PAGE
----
What your sore muscles say about your behaviour

Runner by Nakashi

Running long distances has made my legs strong in the directions that count for running. That is, they’re great at moving forward and back, up and down.

However, if I try to flex or stretch my legs laterally, there is little give – and what movement there is, hurts. A lot.

Ask me to sit crossed legged and I’ll wince like you sat me on a hot grill.

Everything has a cost

This is the price of choosing running. The slow accretion of bruising and scar tissue from hours upon hours of relentless hammering on the pavements of London.

It’s a physical version of the social damage I might have done if I were a model train enthusiast.

I’ve trained my legs to endure punishment in a particular way and they’ve grown strong in that direction. But the cost of that is that they are now stiff and inflexible when used in any other way.

It’s not just physical

What’s true for our body is also true for our behaviour.

Our behaviour is often as singular as my running. We’re consistent in how we act. We’re relentless in our commitment to our habits. We build strength in ourselves, but it’s in a single direction.

Making my legs strong in one direction has made them weak in others. Similarly, by behaving consistently one way, it’s harder for us to flex in other situations. Our muscles are tight, and stretching them in new ways feels unnatural and painful.

We’re not the ones who notice

We’re aware of this inflexibility in the physical realm of our own bodies, but it’s other people who are aware of it when it comes to our behaviour.

It’s those around us who notice our pride, our desire for control, our meanness with resource.

It’s others who can see where our training has made us strong, and where is has made us painful and inflexible.

Unsurprisingly, it’s others who can start to free us from this inflexibility. It’s they who can point out where our behavioural muscles are stiff and painful when we’re too daft to notice.

We still have to dedicate the time and an attention to stretching our tight muscles out, but just being aware of them is a good start.

Racing the sun

Sunrise by Nathaniel F

There is definitely something worthwhile in getting up before the sun.

Starting the day before it feels like the day actually starts, conveys a pretty amazing sense of momentum and achievement. It kickstarts your sense of what’s possible and worth doing in a particular day – making other tasks less daunting and allowing you to approach them with a wider toolkit of options.

I haven’t done the work to understand all the mechanisms at work behind this, but irrespective of whether this is individual or universal, it’s well worth taking a week to experiment to find out for yourself.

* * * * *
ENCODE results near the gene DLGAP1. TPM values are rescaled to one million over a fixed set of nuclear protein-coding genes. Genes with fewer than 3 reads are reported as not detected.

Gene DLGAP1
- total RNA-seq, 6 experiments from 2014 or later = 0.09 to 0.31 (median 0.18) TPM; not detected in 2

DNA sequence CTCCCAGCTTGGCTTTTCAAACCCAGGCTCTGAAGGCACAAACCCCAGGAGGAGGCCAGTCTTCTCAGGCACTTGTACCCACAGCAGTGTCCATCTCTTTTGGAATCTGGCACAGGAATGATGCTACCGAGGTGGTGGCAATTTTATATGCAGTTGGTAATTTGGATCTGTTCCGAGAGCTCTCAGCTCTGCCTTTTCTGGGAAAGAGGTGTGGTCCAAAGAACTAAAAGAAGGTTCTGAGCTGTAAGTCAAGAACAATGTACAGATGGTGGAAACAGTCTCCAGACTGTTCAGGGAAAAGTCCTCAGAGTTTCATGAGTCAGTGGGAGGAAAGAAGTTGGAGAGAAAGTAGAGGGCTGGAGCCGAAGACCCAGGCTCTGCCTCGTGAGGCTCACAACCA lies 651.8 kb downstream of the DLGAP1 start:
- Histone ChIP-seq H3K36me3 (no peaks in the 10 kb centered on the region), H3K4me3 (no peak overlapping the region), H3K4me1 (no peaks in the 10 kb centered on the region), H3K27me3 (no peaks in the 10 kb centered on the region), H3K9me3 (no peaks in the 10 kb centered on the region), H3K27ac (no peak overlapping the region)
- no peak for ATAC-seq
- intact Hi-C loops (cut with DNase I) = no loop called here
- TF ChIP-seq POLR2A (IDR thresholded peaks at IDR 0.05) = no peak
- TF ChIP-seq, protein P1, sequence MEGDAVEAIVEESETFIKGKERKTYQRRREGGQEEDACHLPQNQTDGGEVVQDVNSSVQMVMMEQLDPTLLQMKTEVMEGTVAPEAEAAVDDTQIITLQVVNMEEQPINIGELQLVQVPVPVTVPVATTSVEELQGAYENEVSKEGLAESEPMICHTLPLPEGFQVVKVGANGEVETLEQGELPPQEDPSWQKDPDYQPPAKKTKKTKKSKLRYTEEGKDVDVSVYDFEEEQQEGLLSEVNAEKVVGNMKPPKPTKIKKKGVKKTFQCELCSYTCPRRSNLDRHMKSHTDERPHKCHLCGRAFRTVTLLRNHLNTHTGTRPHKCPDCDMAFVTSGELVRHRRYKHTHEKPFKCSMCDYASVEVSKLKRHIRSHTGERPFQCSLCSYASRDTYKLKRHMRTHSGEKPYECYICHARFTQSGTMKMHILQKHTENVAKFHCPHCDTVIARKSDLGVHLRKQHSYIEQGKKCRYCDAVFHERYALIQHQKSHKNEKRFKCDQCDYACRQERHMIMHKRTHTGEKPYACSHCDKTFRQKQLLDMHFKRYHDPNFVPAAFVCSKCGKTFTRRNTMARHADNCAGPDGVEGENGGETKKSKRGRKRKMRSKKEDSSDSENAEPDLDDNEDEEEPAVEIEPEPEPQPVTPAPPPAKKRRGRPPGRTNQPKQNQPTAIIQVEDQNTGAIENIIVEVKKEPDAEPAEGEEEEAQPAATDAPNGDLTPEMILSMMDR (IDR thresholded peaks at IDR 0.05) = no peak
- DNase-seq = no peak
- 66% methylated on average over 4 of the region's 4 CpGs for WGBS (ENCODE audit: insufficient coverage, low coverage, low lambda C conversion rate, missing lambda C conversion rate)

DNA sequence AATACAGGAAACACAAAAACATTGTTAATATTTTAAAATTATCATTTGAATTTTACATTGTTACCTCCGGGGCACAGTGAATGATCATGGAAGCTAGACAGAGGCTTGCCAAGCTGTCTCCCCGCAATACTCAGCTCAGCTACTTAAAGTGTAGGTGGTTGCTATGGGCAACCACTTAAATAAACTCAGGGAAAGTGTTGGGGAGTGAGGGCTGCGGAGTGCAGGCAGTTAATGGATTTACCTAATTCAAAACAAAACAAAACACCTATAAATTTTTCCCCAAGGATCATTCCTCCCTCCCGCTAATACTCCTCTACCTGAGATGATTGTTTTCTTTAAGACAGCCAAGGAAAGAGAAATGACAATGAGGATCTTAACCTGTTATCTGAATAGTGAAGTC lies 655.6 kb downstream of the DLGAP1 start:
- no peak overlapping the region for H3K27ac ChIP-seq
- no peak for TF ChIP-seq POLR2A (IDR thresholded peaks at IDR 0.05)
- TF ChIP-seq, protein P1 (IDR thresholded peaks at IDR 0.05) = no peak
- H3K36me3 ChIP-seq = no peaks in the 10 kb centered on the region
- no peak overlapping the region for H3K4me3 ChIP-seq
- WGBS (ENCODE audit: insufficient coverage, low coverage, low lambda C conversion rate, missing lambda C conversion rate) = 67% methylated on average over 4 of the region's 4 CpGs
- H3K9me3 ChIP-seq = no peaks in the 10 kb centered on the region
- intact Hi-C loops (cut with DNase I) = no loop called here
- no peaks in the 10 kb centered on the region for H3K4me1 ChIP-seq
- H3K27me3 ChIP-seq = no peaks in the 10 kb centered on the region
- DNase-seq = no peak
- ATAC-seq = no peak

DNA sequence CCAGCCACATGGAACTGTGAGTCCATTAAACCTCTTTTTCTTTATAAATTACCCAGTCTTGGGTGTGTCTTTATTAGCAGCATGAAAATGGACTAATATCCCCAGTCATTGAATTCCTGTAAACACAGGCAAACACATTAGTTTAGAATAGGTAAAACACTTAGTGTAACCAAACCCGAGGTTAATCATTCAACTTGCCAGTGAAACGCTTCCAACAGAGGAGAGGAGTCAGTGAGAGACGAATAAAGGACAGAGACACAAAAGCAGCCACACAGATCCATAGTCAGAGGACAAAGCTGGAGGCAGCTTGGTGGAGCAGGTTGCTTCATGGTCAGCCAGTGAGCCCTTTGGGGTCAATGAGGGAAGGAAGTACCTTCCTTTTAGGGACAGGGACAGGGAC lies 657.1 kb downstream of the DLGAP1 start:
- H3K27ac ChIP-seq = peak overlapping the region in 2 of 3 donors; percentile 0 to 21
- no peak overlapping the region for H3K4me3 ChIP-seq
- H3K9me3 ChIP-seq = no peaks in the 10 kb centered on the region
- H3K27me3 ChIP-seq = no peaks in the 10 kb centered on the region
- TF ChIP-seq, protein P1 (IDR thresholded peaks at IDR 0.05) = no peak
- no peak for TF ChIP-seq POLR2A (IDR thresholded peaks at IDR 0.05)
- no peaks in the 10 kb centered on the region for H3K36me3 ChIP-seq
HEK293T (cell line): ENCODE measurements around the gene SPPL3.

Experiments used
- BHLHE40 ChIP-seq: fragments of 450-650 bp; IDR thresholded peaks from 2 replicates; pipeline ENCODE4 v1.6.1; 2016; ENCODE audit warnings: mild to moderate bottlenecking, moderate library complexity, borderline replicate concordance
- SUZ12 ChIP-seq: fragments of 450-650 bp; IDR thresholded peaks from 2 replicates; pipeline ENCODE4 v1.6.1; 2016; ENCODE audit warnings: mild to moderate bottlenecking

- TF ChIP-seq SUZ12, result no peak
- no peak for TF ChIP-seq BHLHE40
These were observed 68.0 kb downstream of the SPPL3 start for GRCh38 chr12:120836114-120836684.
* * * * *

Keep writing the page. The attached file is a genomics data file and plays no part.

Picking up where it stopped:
Getting up early is not without its costs, but I think we often discount the idea without even considering the potential benefits. And making a choice when you can’t see all the options, means you’re not really making a choice.

If you do want to race the sun up in the morning, then there are a few things you can do to make the process easier:

Get to bed early the night before
This seems like a no-brainer, but that doesn’t mean it’s not worth saying. If you want to get up early, make sure that you got to bed early enough to get your normal amount of sleep in the first night or your body will be grumbling for two reasons (it’s too dark and you’re too tired).

Arrange to do something enjoyable
One of the best things about racing the sun is that you get some time when nobody has expectations of you, so use it for something you like. Find something you enjoy, but normally don’t feel you have enough time to do. You’ll discover that using this time for something you like is like finding money you had forgotten about in your jacket pocket, but every day. It also means that if you have challenging day ahead full of tasks which aren’t so fun, you’ve managed to do something for you, first.

Make getting up as easy as possible
Prep as much as you can the night before, it will make the world of difference when the alarm goes off and your body wants to fight the urge to get up. Lay your clothes out, get the coffee stuff on the bench and ready, sleep on the side of the bed closest to the door. It means you can take the first few steps on autopilot and build up the momentum required to bust through the fog of sleep.

Protect your time
Don’t let the world dictate what you do with this time. Whether you want to use it to write, run, cook or play xbox, the only thing that matters is doing what you set out to do. Don’t wake up and decide to do the laundry instead – unless it will bring greater satisfaction.

Watch the sunrise
If you actually beat the sun up (difficult at some latitudes in the summer), then take a few moments to watch it rise. The day never looks as good as it does at sunrise, so take a second to enjoy it.

Don’t get too ambitious
Committing to waking up at 4am is only great if you can reliably get to bed early enough to make it viable. Your body will punish you if you try force a new habit on it and simultaneously deprive it of the resources required to cope with the change. Start small if that makes it easier and just get up 30 mins earlier at first.

If it’s not working, ditch it
If waking up early is painful, makes you want to murder those around you and doesn’t seem to confer any benefits, then don’t do it. I’m fairly sure that this won’t be something that works for everyone, but unless you’ve tried it for at least 3 days in a row, I don’t think you’ll have given it a proper shot. Your body will need a day or two to adjust.